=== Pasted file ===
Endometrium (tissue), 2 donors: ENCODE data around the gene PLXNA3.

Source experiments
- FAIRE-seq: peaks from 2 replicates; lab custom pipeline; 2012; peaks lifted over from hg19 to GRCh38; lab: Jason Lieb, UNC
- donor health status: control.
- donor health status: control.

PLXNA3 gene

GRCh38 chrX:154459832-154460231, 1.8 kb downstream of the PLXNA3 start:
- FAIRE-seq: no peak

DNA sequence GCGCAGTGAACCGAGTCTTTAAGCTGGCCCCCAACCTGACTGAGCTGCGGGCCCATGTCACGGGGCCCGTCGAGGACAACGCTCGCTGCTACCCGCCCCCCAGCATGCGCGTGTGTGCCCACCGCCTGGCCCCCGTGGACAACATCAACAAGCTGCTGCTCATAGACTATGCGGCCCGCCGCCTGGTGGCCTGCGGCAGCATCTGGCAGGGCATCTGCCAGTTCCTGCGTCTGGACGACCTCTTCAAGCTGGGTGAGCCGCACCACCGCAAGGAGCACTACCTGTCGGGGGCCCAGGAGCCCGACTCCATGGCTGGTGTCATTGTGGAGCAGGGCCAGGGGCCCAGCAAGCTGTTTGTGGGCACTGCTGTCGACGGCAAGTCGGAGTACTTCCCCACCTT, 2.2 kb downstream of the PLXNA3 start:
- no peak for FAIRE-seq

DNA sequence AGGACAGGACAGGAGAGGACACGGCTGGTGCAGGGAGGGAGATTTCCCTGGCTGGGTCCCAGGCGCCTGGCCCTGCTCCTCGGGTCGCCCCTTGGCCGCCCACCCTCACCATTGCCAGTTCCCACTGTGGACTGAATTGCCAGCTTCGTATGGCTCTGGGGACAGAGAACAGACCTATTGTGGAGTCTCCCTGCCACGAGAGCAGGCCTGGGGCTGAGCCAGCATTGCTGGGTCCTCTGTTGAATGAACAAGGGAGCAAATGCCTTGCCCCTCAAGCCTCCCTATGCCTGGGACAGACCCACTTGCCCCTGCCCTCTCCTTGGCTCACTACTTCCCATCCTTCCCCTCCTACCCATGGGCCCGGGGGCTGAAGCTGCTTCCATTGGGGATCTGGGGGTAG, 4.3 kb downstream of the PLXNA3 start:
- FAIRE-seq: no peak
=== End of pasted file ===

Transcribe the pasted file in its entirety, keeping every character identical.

Endometrium (tissue), 2 donors: ENCODE data around the gene PLXNA3.

Source experiments
- FAIRE-seq: peaks from 2 replicates; lab custom pipeline; 2012; peaks lifted over from hg19 to GRCh38; lab: Jason Lieb, UNC
- donor health status: control.
- donor health status: control.

PLXNA3 gene

GRCh38 chrX:154459832-154460231, 1.8 kb downstream of the PLXNA3 start:
- FAIRE-seq: no peak

DNA sequence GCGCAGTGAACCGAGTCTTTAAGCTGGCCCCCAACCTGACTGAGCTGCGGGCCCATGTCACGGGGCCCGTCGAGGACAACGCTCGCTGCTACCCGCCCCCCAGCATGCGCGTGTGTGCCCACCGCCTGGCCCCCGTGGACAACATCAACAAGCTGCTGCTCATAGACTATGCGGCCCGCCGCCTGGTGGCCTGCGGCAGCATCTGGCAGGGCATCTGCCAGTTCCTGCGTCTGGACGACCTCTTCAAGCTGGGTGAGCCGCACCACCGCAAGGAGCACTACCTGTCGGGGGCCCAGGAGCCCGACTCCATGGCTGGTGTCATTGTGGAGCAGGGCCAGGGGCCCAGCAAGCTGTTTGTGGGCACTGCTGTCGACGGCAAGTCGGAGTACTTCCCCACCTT, 2.2 kb downstream of the PLXNA3 start:
- no peak for FAIRE-seq

DNA sequence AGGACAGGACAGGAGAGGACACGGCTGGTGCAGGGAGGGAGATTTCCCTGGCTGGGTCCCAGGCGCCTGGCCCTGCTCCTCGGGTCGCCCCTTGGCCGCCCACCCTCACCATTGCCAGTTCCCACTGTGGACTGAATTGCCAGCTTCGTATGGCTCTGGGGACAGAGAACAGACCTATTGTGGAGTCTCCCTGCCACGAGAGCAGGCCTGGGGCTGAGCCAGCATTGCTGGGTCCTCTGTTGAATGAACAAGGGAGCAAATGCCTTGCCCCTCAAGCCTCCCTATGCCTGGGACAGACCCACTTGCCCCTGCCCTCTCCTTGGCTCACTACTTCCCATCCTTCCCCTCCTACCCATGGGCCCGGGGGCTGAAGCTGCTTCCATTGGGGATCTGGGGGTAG, 4.3 kb downstream of the PLXNA3 start:
- FAIRE-seq: no peak